After a few years off, it was good to see the return of a first Sunday in May tradition.
Uncle Mack did the grilling, others brought some of their favorite dishes, everyone did their share of the eating and the smiles and hugs were plentiful. The family reunion was back.
Close to Nowhere
Never send a man...
• Pop took Remy, our youngest granddaughter, to get her hair trimmed Tuesday afternoon. The girls and their mom left Wednesday for Lexington, Ky., and Remy just “had” to have her hair done (she’s ten, going on 31 -- her older sister is 12 going on 45).
Never send a man with two little girls to a hair salon!
The Preacher’s Corner
When Hillary calls back, we’re going to discuss...
Have you received any phone calls from politicians this year? I received two “personal” phone calls from Hillary Clinton — no word yet from Senator Obama or Senator McCain. Mrs. Clinton was talking so fast — I am sure she was just excited to be speaking with me — that I could not get in a word edgewise. You would have thought it was a recording! I am sure when she phones again we can have a nice long chat. Isn’t it awful what modern technology does to fine old human institutions such as conversation?
Letter To The Editor
MSMS & MSA tuition:
During the recent session, the Legislature passed a provision that for the first time will require students at the Mississippi School for Math and Science (MSMS) and the Mississippi School for the Arts (MSA) to pay $500 per semester for room and board next school year. That amounts to about $25 per week or $3.57 per day. Students who qualify for the Children’s Health Insurance Program (CHIP) will be exempt.
The new room and board policy was proposed by the House, and, contrary to some reports, enthusiastically adopted by the Senate and the governor.
However, there seems to be some misunderstanding about how the change came about and why it is necessary.
The MSMS is located in Columbus, and MSA is located in Brookhaven. Both serve juniors and seniors from across the state. Historically students at both institutions have attended without paying any tuition or fees for room and board. MSMS currently has 239 students at an annual cost to the state of $20,675 per student. MSA has 123 students at an annual cost to the state of $24,490 each. These costs do not include the cost of facilities construction, several millions of dollars at each locale.
The issue in Mississippi has always been one of equity. We currently spend more on a child at MSMS and MSA than we do for a student at any one of our two-year or four-year colleges. The per student state allocation to other K-12 public schools across the state is currently only $4,675, the most it has ever been.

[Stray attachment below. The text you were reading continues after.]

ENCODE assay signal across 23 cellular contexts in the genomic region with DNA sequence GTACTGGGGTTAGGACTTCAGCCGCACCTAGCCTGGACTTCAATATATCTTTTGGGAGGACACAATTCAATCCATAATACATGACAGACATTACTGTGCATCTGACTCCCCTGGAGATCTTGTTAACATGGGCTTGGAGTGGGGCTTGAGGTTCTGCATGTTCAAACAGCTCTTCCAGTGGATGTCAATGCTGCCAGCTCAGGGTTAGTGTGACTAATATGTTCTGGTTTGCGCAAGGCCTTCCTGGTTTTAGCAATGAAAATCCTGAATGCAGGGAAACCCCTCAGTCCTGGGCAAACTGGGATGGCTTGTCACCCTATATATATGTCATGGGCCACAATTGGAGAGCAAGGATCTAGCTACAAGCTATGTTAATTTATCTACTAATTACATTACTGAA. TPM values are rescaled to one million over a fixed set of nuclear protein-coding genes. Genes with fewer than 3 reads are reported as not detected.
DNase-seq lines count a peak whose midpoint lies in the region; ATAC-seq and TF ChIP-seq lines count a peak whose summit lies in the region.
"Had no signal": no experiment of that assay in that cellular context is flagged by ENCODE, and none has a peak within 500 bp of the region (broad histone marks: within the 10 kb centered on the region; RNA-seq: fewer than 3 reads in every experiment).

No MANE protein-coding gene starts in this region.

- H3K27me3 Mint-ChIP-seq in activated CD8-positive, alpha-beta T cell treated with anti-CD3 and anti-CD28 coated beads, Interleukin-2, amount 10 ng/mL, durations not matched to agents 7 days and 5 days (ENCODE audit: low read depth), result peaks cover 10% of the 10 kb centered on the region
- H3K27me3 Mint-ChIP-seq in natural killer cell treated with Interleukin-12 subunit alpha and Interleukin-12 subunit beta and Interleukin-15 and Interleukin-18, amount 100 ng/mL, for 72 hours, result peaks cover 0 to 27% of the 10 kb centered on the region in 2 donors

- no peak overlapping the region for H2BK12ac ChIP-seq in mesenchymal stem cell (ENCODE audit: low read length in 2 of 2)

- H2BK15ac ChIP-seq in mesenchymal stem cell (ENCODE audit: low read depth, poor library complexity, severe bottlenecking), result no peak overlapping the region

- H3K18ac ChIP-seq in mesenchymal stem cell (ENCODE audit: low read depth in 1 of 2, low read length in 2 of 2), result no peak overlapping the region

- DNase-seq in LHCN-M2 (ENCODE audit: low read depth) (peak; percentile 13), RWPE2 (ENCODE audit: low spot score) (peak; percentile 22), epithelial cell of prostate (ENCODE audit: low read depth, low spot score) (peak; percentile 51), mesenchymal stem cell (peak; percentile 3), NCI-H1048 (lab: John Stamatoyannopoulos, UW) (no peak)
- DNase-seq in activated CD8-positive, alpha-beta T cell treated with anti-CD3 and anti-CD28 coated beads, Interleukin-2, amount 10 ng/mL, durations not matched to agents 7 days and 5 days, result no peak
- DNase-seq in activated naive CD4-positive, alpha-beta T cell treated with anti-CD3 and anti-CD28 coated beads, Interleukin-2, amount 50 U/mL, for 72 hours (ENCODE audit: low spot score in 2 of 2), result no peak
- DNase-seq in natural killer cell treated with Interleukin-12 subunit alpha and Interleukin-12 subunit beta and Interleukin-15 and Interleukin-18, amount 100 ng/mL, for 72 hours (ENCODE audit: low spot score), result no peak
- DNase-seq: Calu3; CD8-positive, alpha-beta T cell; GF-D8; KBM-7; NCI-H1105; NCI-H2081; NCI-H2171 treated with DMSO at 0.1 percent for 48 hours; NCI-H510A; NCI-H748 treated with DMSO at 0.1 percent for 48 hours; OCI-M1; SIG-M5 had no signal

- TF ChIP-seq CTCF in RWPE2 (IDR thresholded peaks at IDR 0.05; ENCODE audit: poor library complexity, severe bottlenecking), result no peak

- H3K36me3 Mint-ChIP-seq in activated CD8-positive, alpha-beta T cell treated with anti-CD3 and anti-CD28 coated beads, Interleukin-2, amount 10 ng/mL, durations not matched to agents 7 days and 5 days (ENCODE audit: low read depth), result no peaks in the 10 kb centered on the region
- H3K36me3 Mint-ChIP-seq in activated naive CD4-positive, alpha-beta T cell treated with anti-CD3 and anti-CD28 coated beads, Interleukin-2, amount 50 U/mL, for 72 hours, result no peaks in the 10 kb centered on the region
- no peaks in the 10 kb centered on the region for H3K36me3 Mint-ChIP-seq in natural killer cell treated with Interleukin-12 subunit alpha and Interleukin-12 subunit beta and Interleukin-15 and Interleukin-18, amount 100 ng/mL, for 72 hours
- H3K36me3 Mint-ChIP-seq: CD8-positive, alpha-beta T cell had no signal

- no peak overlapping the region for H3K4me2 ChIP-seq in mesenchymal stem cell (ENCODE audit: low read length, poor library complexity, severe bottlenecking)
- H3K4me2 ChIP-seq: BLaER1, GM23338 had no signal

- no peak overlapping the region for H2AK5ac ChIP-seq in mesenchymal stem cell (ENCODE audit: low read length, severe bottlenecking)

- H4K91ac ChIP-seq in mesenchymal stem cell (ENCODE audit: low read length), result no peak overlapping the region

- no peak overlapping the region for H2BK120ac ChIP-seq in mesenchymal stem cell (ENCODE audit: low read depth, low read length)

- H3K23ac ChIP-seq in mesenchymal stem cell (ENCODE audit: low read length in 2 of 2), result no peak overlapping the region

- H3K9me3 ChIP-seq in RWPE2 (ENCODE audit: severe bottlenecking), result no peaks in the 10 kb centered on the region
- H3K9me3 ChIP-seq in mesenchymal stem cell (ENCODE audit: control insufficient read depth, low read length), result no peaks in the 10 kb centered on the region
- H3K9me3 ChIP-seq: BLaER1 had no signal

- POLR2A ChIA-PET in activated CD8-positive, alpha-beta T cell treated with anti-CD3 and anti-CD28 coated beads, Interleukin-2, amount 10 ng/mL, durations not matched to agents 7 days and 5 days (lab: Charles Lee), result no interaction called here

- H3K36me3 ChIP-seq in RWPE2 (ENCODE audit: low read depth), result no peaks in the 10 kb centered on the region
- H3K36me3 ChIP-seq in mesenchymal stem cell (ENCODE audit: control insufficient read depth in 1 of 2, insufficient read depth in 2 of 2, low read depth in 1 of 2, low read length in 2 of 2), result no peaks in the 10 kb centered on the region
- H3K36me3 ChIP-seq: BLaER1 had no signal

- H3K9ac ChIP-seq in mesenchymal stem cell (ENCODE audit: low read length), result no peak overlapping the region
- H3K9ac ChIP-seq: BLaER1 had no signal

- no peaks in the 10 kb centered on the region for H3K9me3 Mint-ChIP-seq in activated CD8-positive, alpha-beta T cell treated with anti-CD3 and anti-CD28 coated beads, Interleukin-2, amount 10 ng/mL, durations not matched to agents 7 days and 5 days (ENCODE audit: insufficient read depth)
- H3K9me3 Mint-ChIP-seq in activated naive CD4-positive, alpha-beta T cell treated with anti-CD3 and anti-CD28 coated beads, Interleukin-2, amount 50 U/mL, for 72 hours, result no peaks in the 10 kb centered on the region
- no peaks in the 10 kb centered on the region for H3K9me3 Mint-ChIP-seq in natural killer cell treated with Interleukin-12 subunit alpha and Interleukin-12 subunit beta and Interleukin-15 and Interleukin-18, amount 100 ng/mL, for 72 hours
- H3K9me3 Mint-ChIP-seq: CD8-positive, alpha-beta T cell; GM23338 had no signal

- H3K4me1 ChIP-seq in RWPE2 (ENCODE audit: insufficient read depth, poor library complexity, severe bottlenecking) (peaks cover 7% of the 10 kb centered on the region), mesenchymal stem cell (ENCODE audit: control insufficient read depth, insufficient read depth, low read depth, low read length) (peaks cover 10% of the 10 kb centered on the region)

The possibility of charges at these institutions has been openly discussed in the Legislature for a number of years. Five years ago the House Education Committee held a lengthy public hearing to discuss the matter.
There are similar institutions in other states. Some charge tuition and room and board fees, some charge just one or the other. Some do not charge at all. Where charges are applied, they range from several hundred dollars per year to several thousand.
The Texas Academy of Mathematics and Science, for example, charges more than $5,500 per year. The Alabama School of Fine Arts charges $3,000 per year plus an assortment of fees.
Most legislators believe that both MSMS and MSA are institutions of which we should be rightfully proud. But the fact is they serve very few students, even very few of our gifted students. At MSMS for example, the 239 students are but a fraction of the estimated several thousand gifted students in the state. In fact, of the 435 kids who enrolled in the two schools last year, 73 left before completing the year. It is very difficult to justify spending five times as much in tax dollars on some kids as on others.
Mississippians can be proud of MSMS and MSA. They produce outstanding graduates and make a significant contribution to our educational community. We in the Legislature will continue to support these fine institutions while doing our best to achieve some measure of fairness for all of our Mississippi students.
Passion for quilting spans 69 years
By Lorraine Thomas
Willie Mae Pegues’ passion for quilting can be seen throughout many homes in the small community of Waterford. The Nine Patch, Wedding Ring, Broken Star, Trip Around the World, Flower Garden, Bow Tie and the Six and Eight Point Star are but a few of the patterns she uses.
Please take time to remember our local “heroes” who are serving in war zones around the world. If you’d like to add a name to this list, please contact The South Reporter, attn. Linda Jones, P.O. Box 278, Holly Springs, MS 38635; 662-252-4261; or email: firstname.lastname@example.orgJames Marcus Anthony, Army, 2nd tour, Iraq
Mark W. Clark II, Army, Iraq
Battle Ewing, Army, Iraq
Lee (Brandon) Hutchens, Marines, Iraq
George Frank Frayser, Army, 3rd tour, Iraq
Charles Fairbairn, Army, Iraq, ’05-06; now in Afghanistan
Brandon W. Freeman, National Guard, Iraq
Jarod Grimes, Army, Iraq
Henry A. Jones, Army, Iraq
Donnie Kirksey, Marines, Iraq
Kelvin O. Luse, Marines, 2nd tour, Iraq
Matthew McArthur, Marines, Iraq
Michael McClatchy, Army, Iraq
George Merritt, Marines, Iraq
Chad Minor, Air Corps Intelligence, Iraq
William D. Payton Jr., Air Force, Kuwait
Chadwick (Chad) Phillips, Army, 2nd tour, Iraq
Deron Randolph, Marines, Iraq
Ben Rogers, Army Ranger, Iraq
John Snow, Army, 2 tours Iraq, now in Afghanistan
Charles (Will) Stanback, National Guard, Iraq
Stephnie Taylor, Air Force, Iraq
Lynwood Turner, National Guard, 2nd tour, Iraq
Charles Weathersby, Marines, Iraq
Supporting Our Troops!
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